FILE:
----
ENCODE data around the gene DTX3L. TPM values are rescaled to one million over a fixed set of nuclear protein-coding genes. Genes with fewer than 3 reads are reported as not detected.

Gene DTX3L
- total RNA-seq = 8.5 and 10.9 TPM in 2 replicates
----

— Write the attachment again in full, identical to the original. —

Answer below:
ENCODE data around the gene DTX3L. TPM values are rescaled to one million over a fixed set of nuclear protein-coding genes. Genes with fewer than 3 reads are reported as not detected.

Gene DTX3L
- total RNA-seq = 8.5 and 10.9 TPM in 2 replicates